CMA President on Canada’s Healthcare Crisis

As health professionals and advocates continue to sound the alarm over Canada’s collapsing healthcare system, the newly appointed president of the Canadian Medical Association (CMA) says it’s not too late to fix the problem.

“There are many opportunities to make a big difference and even if things are collapsing. We can work things out if we work together,” Dr. Alika Lafontaine told CTV’s Your Morning on Sept. 22.

Lafontaine, the first CMA president of Cree, Anishinaabe, Metis and Pacific Islander ancestry, says his background has helped him focus on issues for BIPOC, which are often overlooked in healthcare.

“As a First Nation, Metis and Pacific Islander, they’ve all shaped the way I see patients and I think it helps me create space and see things that people might not always see,” he said.

Together with his brother, Lafontaine created the ‘Safe Space’ app, made for indigenous patients in BC to anonymously report racism in healthcare. He said initiatives like this could help some of Canada’s health crisis.

The CMA recently released a report highlighting current health care funding at all levels of government. Across the board, provinces and territories share the same priorities, including staff recruitment, reducing surgical backlog, accessible healthcare for all communities and innovative solutions such as virtual care.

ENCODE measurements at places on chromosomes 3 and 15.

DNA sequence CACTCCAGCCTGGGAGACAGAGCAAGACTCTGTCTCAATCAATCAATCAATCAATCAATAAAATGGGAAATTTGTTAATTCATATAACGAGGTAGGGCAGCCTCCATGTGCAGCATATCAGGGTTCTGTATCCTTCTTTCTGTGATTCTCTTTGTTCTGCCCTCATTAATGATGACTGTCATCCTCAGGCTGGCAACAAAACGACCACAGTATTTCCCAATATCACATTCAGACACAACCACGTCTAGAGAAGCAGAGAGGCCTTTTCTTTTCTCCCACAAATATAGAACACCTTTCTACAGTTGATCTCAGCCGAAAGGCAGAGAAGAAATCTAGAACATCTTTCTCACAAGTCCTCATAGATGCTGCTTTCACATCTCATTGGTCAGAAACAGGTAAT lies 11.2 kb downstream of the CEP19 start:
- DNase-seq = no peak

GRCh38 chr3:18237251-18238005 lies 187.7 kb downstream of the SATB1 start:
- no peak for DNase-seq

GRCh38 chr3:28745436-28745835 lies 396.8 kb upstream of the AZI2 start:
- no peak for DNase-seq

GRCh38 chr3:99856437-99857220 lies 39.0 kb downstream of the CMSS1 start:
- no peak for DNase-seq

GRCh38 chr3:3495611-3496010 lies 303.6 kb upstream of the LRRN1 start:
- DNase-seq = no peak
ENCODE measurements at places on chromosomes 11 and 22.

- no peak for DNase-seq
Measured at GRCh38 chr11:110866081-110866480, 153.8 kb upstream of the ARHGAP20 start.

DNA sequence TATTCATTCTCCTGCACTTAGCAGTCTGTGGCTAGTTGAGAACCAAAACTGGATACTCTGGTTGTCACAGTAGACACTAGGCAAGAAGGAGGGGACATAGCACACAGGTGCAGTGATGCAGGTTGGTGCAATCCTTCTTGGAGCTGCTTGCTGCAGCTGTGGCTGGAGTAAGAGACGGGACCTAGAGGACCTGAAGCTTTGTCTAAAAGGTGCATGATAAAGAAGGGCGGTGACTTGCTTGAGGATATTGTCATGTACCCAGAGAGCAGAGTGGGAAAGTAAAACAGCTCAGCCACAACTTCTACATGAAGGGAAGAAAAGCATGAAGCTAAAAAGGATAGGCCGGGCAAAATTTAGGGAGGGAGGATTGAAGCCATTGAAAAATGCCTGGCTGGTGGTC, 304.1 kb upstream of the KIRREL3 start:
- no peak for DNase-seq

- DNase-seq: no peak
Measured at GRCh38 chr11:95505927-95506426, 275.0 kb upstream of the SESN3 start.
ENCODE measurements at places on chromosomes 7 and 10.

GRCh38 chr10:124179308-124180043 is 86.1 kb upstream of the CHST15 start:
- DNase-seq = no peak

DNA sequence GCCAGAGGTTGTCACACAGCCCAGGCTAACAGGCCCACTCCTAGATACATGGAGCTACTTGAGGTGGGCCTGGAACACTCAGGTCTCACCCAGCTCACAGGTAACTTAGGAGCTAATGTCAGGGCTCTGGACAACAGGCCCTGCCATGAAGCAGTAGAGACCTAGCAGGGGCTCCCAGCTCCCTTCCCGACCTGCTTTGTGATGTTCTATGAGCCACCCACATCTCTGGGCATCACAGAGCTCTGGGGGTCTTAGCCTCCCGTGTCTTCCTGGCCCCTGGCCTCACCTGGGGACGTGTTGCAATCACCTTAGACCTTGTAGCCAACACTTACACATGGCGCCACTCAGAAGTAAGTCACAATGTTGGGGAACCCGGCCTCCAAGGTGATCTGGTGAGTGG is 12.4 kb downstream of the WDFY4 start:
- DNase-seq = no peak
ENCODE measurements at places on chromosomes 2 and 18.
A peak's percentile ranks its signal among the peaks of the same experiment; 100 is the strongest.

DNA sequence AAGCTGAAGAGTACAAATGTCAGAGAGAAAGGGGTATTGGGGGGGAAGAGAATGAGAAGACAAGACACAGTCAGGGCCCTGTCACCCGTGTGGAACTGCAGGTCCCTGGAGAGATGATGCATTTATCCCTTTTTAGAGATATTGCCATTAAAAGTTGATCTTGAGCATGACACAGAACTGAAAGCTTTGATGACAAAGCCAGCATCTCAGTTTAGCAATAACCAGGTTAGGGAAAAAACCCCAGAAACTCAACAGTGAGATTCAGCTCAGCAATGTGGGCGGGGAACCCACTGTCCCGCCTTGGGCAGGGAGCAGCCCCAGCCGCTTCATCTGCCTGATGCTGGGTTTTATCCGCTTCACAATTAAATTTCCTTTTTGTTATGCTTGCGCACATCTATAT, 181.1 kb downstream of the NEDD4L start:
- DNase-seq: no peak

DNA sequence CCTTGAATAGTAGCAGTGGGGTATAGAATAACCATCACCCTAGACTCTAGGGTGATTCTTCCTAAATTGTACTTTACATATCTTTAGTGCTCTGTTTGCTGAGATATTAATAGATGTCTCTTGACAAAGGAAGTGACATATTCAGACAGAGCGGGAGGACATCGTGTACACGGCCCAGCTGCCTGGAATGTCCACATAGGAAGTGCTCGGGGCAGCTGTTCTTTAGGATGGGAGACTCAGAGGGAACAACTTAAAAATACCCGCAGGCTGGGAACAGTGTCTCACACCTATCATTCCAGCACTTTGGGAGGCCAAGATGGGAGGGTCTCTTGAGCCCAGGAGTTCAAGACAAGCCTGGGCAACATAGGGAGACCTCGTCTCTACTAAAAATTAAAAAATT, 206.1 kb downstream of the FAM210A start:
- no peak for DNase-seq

“One of the things about health is you don’t really think about it unless you need it,” he said. “For those of us who are in the middle of it, we see what’s happening and when patients come in to receive care, they realize it’s taking a lot longer and sometimes they can’t even get to the places they need. to get into the system.”

Lafontaine says this is an ongoing problem as staff shortages continue to affect hospitals across the country. Statistics Canada reported an increase in the number of job openings in the healthcare sector in the first quarter of 2022, with the number of job openings increasing by more than 90 percent from the 2020 data.

To solve this problem, Lafontaine says governments at all levels should not only prioritize training for new health professionals and initiatives to retain current staff, but also create an easier path for foreign workers to become certified. in Canada.

“One of the things I often see when working in emergency situations is people get overwhelmed and thus paralyzed thinking about what they could do,” he said. “We just have to move forward, do the things that we know will work and things will eventually fit back together.”

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